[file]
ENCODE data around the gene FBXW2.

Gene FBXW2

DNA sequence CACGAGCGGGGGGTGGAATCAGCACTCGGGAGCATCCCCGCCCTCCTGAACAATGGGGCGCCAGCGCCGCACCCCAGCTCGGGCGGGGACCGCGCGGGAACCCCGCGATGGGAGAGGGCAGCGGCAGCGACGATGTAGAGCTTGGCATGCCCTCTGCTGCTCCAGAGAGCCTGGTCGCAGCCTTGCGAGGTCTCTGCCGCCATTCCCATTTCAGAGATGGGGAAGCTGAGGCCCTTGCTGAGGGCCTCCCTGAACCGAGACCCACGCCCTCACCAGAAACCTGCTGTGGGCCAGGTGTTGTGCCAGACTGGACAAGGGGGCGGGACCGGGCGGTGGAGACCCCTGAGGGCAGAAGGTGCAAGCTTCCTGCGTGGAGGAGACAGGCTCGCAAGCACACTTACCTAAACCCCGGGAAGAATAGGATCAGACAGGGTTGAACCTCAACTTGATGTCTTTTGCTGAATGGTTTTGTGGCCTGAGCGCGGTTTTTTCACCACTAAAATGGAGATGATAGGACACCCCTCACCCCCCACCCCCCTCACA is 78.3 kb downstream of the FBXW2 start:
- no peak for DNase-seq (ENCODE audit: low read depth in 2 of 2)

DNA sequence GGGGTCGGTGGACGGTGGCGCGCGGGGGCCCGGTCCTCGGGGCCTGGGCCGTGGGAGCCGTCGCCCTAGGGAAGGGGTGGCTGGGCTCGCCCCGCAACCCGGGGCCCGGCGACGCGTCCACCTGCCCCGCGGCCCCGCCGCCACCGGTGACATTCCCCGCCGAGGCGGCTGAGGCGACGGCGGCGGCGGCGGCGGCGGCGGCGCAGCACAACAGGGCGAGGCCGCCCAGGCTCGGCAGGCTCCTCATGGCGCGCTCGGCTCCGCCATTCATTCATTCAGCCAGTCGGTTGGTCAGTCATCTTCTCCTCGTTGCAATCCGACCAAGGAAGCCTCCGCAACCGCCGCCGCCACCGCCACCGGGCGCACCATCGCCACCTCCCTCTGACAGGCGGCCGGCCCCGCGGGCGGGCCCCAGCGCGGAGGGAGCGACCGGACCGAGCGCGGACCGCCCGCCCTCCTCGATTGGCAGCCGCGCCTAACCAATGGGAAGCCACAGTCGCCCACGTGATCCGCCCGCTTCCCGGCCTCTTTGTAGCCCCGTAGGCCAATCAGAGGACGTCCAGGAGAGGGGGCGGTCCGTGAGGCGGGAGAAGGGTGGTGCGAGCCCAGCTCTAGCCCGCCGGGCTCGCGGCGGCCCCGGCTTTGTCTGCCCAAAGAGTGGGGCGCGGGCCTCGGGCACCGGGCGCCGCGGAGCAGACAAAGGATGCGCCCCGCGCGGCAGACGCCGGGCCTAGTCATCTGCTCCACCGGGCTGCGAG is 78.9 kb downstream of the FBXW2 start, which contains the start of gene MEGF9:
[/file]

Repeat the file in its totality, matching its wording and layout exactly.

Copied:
ENCODE data around the gene FBXW2.

Gene FBXW2

DNA sequence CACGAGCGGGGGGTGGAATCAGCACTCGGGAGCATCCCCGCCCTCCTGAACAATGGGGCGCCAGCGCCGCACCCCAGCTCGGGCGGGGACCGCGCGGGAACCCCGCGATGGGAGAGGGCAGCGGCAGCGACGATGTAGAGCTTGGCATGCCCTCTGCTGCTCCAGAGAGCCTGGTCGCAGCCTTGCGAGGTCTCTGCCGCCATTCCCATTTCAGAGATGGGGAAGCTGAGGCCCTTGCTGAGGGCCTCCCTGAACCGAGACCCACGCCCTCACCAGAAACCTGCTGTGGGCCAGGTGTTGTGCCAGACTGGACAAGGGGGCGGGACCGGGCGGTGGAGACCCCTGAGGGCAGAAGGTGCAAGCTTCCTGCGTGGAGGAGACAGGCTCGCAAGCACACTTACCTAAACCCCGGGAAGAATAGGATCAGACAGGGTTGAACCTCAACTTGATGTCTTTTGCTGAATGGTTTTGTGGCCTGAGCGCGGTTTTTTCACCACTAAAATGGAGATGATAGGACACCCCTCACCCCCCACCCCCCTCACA is 78.3 kb downstream of the FBXW2 start:
- no peak for DNase-seq (ENCODE audit: low read depth in 2 of 2)

DNA sequence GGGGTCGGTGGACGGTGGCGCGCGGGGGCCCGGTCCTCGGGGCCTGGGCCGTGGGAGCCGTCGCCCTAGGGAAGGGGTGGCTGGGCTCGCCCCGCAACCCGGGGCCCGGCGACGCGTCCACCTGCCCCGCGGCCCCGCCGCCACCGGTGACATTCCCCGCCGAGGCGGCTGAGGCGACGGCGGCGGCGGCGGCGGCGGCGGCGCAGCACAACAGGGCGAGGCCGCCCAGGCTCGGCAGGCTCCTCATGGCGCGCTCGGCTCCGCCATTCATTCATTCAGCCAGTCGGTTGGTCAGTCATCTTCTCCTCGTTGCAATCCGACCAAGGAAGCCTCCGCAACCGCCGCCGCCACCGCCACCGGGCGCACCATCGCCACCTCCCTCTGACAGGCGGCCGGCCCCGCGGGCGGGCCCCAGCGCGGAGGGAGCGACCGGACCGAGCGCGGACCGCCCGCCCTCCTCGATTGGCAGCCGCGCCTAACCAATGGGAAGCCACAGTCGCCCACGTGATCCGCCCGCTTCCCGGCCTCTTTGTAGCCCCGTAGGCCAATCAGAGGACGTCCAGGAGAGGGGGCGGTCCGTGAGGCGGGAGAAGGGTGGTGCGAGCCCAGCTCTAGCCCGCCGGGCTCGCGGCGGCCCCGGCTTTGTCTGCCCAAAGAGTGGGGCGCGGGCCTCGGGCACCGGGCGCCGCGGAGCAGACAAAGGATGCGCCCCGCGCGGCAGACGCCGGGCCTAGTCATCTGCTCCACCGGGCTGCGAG is 78.9 kb downstream of the FBXW2 start, which contains the start of gene MEGF9: